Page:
For low and middle-income families MPLT threatens to cut housing funds

Posted on Dec 11 2000

A lending program by the Northern Marianas Housing Corporation for low- and middle-income families has hit a snag after the Marianas Public Land Trust withheld funds until the end of the year.

MPLT trustees warned they may cut the entire $3.9 million loan extended in October to the housing agency to finance the program if the Legislature fails to amend or act on a legislative initiative it has strongly opposed.

In a letter to Rep. Dino M. Jones, chair of the House Natural Resources Committee, they said they have deferred final approval for the release of the money to NMHC, citing House Legislative Initiative 12-3 as main reason for their action.

The proposed initiative, under review by the committee, takes away MPLT’s ability to use its annual income distribution to the general fund as a source to pay off NMHC’s loan, according to the trustees.

“The loss of this source of repayment has caused the board to rethink its approval of an additional new loan to NMHC,” they wrote in the letter.

“The trustees have a fiduciary duty to make prudent investments; to do otherwise creates substantial personal liability to the trustees,” they added.

As a result of the introduction of HLI 12-3 in the lower house, MPLT has decided not to give the $3.9 million to the government housing corporation “pending determination of the final language” of the initiative.

“Only then can the trustees make a judgment of the total impact of the proposed constitutional amendment upon its operations,” they explained.

MPLT said the trustees are currently in a “wait and see” mode and have set December 31, 2000 as a deadline for an action time line regarding the NMHC loan.

If suggested changes are made by lawmakers to the initiative by that time, the trustees will give its final approval. If the Legislature fails to act on it, MPLT will be forced to reject the loan and remove it from their current consideration.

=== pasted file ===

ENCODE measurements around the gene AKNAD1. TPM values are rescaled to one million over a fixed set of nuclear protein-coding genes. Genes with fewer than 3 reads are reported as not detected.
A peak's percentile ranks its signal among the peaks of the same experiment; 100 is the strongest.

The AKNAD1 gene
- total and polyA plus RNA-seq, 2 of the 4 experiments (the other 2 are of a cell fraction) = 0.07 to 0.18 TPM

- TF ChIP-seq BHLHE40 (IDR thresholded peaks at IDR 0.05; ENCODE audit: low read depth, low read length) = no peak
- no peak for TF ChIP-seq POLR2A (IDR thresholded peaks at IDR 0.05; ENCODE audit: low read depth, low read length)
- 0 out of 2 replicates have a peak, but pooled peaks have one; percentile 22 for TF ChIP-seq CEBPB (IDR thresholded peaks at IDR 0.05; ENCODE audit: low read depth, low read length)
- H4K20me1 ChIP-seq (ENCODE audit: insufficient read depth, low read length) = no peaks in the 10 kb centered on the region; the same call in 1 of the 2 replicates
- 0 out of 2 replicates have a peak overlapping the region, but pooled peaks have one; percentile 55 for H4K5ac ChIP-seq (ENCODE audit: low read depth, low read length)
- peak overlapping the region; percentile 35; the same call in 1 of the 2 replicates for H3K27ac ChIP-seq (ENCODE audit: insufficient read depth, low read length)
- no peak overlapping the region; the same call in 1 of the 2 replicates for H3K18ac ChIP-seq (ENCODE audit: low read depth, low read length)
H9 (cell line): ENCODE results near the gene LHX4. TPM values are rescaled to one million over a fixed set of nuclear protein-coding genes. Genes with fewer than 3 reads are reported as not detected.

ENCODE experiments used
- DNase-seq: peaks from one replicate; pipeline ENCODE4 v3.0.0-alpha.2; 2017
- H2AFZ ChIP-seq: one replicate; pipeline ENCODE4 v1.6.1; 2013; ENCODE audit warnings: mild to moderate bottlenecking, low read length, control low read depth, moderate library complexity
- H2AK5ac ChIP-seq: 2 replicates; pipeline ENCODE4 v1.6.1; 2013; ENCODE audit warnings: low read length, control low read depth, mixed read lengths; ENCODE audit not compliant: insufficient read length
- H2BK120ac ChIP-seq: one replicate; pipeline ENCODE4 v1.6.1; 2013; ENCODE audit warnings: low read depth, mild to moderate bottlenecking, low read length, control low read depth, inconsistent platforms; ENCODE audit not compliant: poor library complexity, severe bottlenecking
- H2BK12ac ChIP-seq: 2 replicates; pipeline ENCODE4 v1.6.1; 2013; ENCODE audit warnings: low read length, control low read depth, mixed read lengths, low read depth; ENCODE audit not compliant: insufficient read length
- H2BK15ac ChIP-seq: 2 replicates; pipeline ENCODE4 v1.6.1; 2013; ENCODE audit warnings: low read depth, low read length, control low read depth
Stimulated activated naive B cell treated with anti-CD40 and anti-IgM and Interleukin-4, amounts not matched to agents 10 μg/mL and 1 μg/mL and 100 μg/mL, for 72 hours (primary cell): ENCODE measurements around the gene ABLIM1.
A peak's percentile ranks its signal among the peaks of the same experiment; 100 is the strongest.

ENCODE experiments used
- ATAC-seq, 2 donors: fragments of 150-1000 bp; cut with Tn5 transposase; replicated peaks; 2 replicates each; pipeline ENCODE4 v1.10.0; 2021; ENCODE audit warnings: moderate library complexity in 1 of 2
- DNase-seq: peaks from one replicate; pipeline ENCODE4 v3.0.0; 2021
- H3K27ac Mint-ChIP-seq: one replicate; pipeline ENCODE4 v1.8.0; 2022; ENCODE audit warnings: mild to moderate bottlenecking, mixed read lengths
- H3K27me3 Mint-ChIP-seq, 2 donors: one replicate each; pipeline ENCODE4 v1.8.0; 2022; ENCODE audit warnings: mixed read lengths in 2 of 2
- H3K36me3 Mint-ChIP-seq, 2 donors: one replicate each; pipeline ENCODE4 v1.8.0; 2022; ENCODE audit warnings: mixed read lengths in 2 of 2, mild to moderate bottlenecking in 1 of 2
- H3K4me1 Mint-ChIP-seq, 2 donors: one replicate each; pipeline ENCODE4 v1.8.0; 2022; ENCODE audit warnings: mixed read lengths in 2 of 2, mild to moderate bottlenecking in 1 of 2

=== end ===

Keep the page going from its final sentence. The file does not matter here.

Gov. Pedro P. Tenorio has signed Public Law 12-27 to facilitate infusion of the money into the NMHC program which targets majority of the families on the islands hoping to build their own homes.

It came from the $10 million loan package MPLT granted in 1995 to the agency for its various programs. About $6.137 million have so far been used to pay approximately 120 mortgage loans given to local families.

Lawmakers enacted the legislation to allow the housing corporation to repay the debt through the annual revenues the MPLT divest into the local treasury.

Sponsored by Rep. Antonio M. Camacho, law authorizes repayment of the $10 million loan from the MPLT’s annual remittance of between $1.2 million to $1.4 million.

It also grants a 10-year moratorium to NMHC on its debt service to the government.

The move was prompted by appeal from housing officials who disclosed the agency’s loan portfolio cannot be sold to commercial banks due to the debtor’s inability to qualify for financing.

NMHC has also noted that many have asked for their help in terms of funding for building a house on parcel of lands provided by the Division of Public Lands which has threatened to revoke the homestead permits for non-compliance.

According to MPLT, the housing agency does not have the current financing to grant new loans to the significant number of applicants who wish to avail themselves of the program and who cannot make timely repayment of their loans.

Local officials are hoping that with the infusion of fresh funds in the housing sector, it will boost construction activities on the islands and help develop the economy amid the lingering crisis confronting the CNMI.

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